EA as offsetting

Scott made a good post about vegetarianism.

But the overall line of reasoning sounds to me like:

“There’s a pretty good case that one is morally compelled to pay for people in the developing world to have shoes, because it looks pretty clear now that people in the developing world have feet that can benefit a lot from shoes.

However, there is this interesting argument that it is ok to not buy shoes, and offset the failing through donating a small amount to effective charities.”

— which I think many Effective Altruists would consider at least strange and inefficient way of approaching the question of what one should do, though it does arrive at the correct answer. In particular, why take the detour through an obligation to do something that is apparently not as cost-effective as the offsetting activity? (If it were as cost effective, we would not prefer to do the offsetting activity). That it would be better to replace the first activity with the second seems like it should cast doubt on the reasoning that originally suggested the first activity. Assuming cost-effectively doing good is the goal.

That is, perhaps shoes are cost-effective. Perhaps AMF is. One thing is for sure though: it can’t be that shoes are one of the most cost-effective interventions and can also be cost-effectively offset by donating to AMF instead. If you believe that shoes can be offset, this demonstrates that shoes are less cost-effective than the offset, and so of little relevance to Effective Altruists. We should just do the ‘offset’ activity to begin with.

Does the above line of reasoning make more sense in the case of vegetarianism? If so, what is the difference? I have some answers, but I’m curious about which ones matter to others.


4 responses to “EA as offsetting

  1. If we’re looking at money on A vs money on B, we can simply ask which does the most good per dollar. If we’re looking at X amount of inconvenience on A vs money on B, then we need an extra step where we convert between inconvenience and money. Is there more to what Scott does than that?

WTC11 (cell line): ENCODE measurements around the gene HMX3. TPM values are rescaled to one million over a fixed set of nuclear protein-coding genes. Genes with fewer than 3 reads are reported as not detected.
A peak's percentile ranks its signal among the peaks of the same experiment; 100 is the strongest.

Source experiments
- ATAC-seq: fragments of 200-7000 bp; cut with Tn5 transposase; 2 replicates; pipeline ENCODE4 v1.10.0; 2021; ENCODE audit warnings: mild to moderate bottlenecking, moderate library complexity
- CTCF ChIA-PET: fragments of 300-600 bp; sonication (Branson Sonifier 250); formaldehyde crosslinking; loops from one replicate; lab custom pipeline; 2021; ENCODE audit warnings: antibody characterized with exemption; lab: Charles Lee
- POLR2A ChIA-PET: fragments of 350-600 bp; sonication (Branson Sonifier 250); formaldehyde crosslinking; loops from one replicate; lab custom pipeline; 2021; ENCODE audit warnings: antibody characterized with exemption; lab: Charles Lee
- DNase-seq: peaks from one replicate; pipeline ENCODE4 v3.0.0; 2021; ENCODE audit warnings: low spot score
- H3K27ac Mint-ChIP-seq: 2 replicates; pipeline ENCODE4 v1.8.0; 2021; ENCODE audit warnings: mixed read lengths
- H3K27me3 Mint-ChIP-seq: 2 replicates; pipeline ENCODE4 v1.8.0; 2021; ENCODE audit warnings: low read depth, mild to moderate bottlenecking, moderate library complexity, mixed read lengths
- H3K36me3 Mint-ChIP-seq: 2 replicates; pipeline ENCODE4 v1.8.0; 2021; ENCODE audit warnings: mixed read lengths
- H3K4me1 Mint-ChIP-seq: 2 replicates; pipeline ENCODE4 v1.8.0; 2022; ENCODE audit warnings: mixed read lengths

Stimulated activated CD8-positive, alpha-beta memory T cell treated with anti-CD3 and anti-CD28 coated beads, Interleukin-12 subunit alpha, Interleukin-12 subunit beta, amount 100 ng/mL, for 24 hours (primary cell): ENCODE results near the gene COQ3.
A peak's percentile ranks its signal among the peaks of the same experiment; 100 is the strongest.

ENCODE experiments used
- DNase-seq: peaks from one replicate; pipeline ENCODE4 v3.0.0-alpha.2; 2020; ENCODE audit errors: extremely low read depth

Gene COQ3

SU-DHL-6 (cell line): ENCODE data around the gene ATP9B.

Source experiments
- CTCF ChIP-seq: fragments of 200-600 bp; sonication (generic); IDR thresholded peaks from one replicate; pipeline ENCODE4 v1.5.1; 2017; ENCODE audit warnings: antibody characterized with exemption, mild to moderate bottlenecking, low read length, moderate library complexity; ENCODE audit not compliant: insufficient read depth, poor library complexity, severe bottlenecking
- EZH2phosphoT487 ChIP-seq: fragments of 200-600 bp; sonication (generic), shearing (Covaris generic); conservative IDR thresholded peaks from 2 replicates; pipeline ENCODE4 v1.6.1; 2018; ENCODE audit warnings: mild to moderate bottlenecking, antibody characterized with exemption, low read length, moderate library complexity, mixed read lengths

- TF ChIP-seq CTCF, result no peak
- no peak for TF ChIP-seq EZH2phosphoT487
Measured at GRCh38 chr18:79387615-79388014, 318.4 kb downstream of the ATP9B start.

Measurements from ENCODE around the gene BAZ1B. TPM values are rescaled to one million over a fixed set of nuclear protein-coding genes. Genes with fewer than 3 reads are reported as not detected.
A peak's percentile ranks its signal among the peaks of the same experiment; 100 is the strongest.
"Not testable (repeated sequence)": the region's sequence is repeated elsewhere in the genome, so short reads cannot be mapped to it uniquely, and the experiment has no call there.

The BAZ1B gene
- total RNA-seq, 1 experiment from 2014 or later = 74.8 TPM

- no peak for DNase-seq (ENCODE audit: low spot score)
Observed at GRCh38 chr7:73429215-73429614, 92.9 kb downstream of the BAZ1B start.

2. Surely the intuitive rationale for these kinds of obligations is in a do-no-harm principle. Relative to your not existing, eating meat contributes to the suffering of animals, but failing to buy shoes for people in the third world does not make their poverty worse. Hence no non-speciesist deontologist – except for certain left-wing global justice theorists – would think we have a duty to buy shoes in anything like the way we have a duty to avoid meat. The confusion comes when you try to make sense of this within a utilitarian perspective.

    A closer analogy would be “There is a person in the third world – call her Mabel – and I destroyed Mabel’s shoes, hence I have an obligation to buy her a new pair.” Then, I don’t think many people would be sympathetic to the idea that rather than replacing Mabel’s shoes, you should buy bed nets for a completely different set of people.

  3. See the http://slatestarcodex.com/2015/09/23/vegetarianism-for-meat-eaters/#comment-239528 for why some people don’t understand the offsets as well.

  4. I think it makes sense in a… not exactly “universalizable” sense, since that’s when we’d have to actually just stop eating animal products rather than donating money to these charities (assuming I understand how the most effective animal suffering-related charities work), but “locally universalizable” maybe.

    “This is a standard of behavior that should be easy to convince many EA-adjacent people of, including a lot of people who probably wouldn’t donate to these charities at all in the first place and who like eating meat. So, pointing out that this is something people can do will probably result in these charities getting a lot more money than they would otherwise.”

    It’s also probably good for relations between the animal-focused EAs and the others, which I suspect might be Scott’s main goal. I, for one, would probably find EA as social identifier more interesting if I thought that staying involved in the trendiest new topics wouldn’t occasionally require listening to people argue about lunch for weeks on end.


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